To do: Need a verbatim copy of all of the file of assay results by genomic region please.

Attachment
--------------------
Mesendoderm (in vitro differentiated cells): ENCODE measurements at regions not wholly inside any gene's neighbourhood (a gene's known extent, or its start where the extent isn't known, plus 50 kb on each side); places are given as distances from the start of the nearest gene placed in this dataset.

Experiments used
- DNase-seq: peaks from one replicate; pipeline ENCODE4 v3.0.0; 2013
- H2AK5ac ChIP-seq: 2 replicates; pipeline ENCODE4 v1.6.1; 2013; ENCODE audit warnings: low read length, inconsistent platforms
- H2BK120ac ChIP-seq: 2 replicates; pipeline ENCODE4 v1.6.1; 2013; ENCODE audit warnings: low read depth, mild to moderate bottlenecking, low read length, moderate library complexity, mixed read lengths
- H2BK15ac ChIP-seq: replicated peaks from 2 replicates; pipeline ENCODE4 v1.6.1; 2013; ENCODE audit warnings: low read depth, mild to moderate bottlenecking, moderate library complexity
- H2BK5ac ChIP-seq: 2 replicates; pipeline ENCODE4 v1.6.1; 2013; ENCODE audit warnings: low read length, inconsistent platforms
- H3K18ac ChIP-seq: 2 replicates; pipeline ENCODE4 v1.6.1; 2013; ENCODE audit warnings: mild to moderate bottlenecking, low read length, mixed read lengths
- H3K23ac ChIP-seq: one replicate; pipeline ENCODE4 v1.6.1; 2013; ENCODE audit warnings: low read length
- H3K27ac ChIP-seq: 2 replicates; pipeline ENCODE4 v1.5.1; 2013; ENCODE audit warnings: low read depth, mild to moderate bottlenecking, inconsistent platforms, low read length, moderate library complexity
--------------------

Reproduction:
Mesendoderm (in vitro differentiated cells): ENCODE measurements at regions not wholly inside any gene's neighbourhood (a gene's known extent, or its start where the extent isn't known, plus 50 kb on each side); places are given as distances from the start of the nearest gene placed in this dataset.

Experiments used
- DNase-seq: peaks from one replicate; pipeline ENCODE4 v3.0.0; 2013
- H2AK5ac ChIP-seq: 2 replicates; pipeline ENCODE4 v1.6.1; 2013; ENCODE audit warnings: low read length, inconsistent platforms
- H2BK120ac ChIP-seq: 2 replicates; pipeline ENCODE4 v1.6.1; 2013; ENCODE audit warnings: low read depth, mild to moderate bottlenecking, low read length, moderate library complexity, mixed read lengths
- H2BK15ac ChIP-seq: replicated peaks from 2 replicates; pipeline ENCODE4 v1.6.1; 2013; ENCODE audit warnings: low read depth, mild to moderate bottlenecking, moderate library complexity
- H2BK5ac ChIP-seq: 2 replicates; pipeline ENCODE4 v1.6.1; 2013; ENCODE audit warnings: low read length, inconsistent platforms
- H3K18ac ChIP-seq: 2 replicates; pipeline ENCODE4 v1.6.1; 2013; ENCODE audit warnings: mild to moderate bottlenecking, low read length, mixed read lengths
- H3K23ac ChIP-seq: one replicate; pipeline ENCODE4 v1.6.1; 2013; ENCODE audit warnings: low read length
- H3K27ac ChIP-seq: 2 replicates; pipeline ENCODE4 v1.5.1; 2013; ENCODE audit warnings: low read depth, mild to moderate bottlenecking, inconsistent platforms, low read length, moderate library complexity